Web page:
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Transport Watch: Trucking Industry Prepares for HOS Rules and Other Changes
An update on several issues relating to the trucking industry, including the hours of service rule, a cargo pre-inspection pilot program between the U.S. and Canada, and incentives to switch to natural gas-powered trucks.
Date Posted: 5/1/2013
The good news in the trucking industry is that there may soon be tax credits available for switching to natural gas trucks. Also, crossing the U.S./Canadian border could become easier and faster. The bad news is that the controversy over the hours of service (HOS) rule has still not been resolved.
Hours of Service Rule
Members of the trucking industry have begun preparing for the new hours of service (HOS) regulations. The compliance date for many of the provisions of the HOS rule is scheduled for July 1. However, that could change in one of two ways.
The American Trucking Association (ATA) brought a case against the U.S. Federal Motor Carrier Safety Administration (FMCSA) regarding changes to the rule that the trucking industry has said is an unjustified regulation that will reduce productivity and increase costs without improving safety. The case was heard by the D.C. Circuit Court of Appeals on March 15 and is now waiting for the court’s decision, which could come at any time. ATA is specifically challenging the limits on the number of times drivers can use the restart provision to only once within a seven-day period. It is also concerned about the requirement to take off-duty breaks during the workday. ATA contended that these changes were not supported by the data available and should be rejected.
Though the ATA requested that the FMCSA delay the effective date of the HOS rule until three months after a decision is reached in the court case, the request was denied. The ATA said the request was to prevent the possibility of confusion and wasted training if the court’s decision makes any changes to the rule. However, multiple members of Congress have now intervened, asking the FMCSA to reconsider the request to delay the compliance date. Bipartisan letters have been sent to both FMCSA Administrator Anne Ferro and Department of Transportation (DOT) Secretary Ray Lahood.
“By FMCSA’s own estimate, the trucking industry will spend more than $300 million between now and July 1 to train drivers, make software changes and implement other modifications to prepare for the new rule,” said a letter signed by members of both the Senate and House transportation subcommittees. “Shippers, receivers, and federal and state enforcement officials will also spend considerable sums – all to prepare for a rule which could be changed or vacated by the court. Delaying the July 1 effective date of the rule is the most responsible course of action to take given the uncertainty of where the court will come down.”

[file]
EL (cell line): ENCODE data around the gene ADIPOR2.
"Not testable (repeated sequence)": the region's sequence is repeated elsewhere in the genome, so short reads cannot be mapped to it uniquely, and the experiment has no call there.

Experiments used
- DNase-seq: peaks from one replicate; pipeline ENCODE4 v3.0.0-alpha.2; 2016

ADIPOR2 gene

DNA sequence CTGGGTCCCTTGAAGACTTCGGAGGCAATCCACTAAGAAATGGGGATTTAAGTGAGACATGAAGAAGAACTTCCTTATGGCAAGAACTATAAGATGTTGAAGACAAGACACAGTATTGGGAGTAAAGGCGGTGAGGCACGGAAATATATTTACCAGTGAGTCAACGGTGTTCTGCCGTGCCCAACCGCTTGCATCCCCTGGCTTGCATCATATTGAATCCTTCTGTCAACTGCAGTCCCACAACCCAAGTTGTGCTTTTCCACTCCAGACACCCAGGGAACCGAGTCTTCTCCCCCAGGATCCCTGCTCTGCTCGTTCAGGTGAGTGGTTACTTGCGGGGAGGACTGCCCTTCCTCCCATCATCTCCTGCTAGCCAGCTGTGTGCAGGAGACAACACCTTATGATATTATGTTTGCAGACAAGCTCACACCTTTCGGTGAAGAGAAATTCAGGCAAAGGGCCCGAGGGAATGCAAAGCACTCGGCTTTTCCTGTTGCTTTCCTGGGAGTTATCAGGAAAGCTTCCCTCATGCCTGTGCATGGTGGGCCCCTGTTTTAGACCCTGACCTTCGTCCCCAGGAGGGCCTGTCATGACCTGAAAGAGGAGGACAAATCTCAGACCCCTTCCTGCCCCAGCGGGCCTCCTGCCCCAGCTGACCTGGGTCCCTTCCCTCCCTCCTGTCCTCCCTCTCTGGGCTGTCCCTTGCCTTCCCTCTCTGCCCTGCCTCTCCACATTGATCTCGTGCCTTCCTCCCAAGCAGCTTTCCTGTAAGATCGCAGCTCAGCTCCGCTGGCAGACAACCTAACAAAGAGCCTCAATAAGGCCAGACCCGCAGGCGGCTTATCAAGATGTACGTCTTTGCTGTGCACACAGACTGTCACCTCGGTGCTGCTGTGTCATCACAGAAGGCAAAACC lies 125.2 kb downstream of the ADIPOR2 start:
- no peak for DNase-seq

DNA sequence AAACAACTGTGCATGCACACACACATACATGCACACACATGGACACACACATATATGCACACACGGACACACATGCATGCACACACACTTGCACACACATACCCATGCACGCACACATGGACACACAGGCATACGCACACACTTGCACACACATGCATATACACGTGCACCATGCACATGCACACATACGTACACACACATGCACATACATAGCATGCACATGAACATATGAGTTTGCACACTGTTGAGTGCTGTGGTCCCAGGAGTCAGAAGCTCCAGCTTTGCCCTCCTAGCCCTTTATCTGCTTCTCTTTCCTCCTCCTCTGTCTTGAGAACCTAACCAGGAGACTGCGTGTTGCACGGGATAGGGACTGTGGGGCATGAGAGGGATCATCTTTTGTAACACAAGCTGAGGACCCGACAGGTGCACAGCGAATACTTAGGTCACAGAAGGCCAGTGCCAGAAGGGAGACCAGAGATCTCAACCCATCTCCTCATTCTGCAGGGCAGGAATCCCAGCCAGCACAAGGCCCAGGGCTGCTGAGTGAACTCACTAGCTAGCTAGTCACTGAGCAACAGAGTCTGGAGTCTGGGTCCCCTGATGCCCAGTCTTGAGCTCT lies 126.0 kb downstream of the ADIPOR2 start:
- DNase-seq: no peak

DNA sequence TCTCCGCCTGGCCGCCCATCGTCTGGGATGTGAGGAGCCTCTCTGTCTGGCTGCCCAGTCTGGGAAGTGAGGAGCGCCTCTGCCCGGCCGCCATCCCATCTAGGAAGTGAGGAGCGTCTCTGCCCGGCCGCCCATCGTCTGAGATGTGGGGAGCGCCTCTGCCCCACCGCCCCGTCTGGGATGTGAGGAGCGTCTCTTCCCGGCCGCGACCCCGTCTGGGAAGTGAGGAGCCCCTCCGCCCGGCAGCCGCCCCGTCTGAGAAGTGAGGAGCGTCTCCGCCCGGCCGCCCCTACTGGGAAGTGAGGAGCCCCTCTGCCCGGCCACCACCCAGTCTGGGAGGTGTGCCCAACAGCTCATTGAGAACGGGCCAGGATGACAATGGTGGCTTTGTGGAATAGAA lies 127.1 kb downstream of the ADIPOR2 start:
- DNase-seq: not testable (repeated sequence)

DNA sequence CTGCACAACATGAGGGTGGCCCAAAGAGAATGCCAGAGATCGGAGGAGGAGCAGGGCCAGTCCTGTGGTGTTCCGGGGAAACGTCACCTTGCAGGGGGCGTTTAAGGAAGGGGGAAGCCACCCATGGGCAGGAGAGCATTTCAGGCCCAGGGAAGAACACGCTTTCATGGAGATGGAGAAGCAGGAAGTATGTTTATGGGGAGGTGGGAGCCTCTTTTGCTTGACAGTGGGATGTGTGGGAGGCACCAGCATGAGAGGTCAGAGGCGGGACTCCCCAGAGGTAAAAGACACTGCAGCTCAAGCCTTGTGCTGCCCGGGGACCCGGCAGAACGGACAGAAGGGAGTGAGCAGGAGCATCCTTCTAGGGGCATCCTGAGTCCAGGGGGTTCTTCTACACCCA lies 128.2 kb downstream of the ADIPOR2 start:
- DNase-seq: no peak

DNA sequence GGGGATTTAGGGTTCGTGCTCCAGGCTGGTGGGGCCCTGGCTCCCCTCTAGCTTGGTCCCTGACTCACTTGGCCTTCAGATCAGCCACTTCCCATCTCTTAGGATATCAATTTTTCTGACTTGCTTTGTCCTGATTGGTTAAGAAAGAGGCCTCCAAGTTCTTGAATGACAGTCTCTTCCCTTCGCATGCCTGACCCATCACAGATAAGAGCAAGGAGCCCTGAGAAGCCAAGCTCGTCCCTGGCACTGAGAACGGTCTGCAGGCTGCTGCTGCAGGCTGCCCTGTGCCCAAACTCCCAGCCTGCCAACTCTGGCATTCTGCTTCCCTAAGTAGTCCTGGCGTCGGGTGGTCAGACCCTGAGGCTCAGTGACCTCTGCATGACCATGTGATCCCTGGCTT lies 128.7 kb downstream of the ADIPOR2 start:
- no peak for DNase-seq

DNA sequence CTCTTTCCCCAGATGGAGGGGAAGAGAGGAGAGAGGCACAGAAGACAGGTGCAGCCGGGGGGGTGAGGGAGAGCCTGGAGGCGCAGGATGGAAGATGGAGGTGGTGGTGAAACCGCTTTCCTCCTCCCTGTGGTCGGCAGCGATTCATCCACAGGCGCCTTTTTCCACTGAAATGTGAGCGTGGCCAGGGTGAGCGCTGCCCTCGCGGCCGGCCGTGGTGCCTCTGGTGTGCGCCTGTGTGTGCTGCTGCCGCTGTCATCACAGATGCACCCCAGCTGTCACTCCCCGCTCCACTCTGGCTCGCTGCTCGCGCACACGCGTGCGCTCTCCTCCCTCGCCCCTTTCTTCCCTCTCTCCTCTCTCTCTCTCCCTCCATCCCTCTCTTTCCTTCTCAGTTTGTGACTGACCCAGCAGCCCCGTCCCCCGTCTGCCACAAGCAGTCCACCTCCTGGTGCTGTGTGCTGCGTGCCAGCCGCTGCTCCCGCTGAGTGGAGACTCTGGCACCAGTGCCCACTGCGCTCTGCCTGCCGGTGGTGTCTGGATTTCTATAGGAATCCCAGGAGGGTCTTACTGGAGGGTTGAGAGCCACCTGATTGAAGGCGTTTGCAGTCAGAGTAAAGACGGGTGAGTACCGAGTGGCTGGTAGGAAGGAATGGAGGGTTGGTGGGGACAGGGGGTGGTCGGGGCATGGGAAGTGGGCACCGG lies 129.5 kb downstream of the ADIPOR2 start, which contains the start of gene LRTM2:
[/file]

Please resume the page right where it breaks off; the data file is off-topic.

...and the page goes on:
The Congress members also said that given that the FMCSA chose to give 18 months from the time of publication to the effective date, that it is difficult to reasonably argue that a few months’ additional delay might have a measurable impact on highway safety.
The FMCSA and DOT had not responded to the Congress members’ requests as of press time.
Canadian Pre-inspection Pilot Program
The United States and Canada have signed a Memorandum of Understanding that paves the way for a United States Customs and Border Protection (CBP) truck cargo pre-inspection pilot project as part of the Beyond the Border Action Plan. The pilot project provides CBP officers a designated pre-clearance area in Canada to conduct primary inspection activities for eligible truck traffic and drivers seeking to enter the United States – which should expedite cargo and travelers.
The pilot project will be carried out in two phases. The first phase will test the concept of conducting U.S. CBP primary cargo inspection in Canada, and will be implemented at the Pacific Highway crossing between Surrey, British Columbia and Blaine, Washington. Phase two will further test how pre-inspection could enhance border efficiency and reduce wait times to facilitate legitimate trade and travel, and will be implemented at the Peace Bridge crossing between Fort Erie, Ontario and Buffalo, New York.
Natural Gas Incentives
President Obama has proposed tax credits to help promote switching to natural gas-powered trucks as part of his proposal to establish an Energy Security Trust which would invest revenue from offshore oil and gas development in research intended to help shift cars and trucks off diesel.
“I’m proposing that we take some of our oil and gas revenues from public lands and put it towards research that will benefit the public, so that we can support American ingenuity without adding a dime to our deficit,” the President said. “We can support scientists who are designing new engines that are more energy efficient; developing cheaper batteries that go farther on a single charge; and devising new ways to fuel our cars and trucks with new sources of clean energy – like advanced biofuels and natural gas – so drivers can one day go coast-to-coast without using a drop of oil.”
President Obama said he is committed to accelerating the growth of natural gas and other alternative fuels in the transportation sector. His plan calls for over $40 million to be budgeted for natural gas production research and putting in place new incentives for medium- and heavy-duty trucks that run on natural gas or other alternative fuels. This would include providing a credit for 50% of the incremental cost of a dedicated alternative-fuel truck for a five-year period, according to the White House.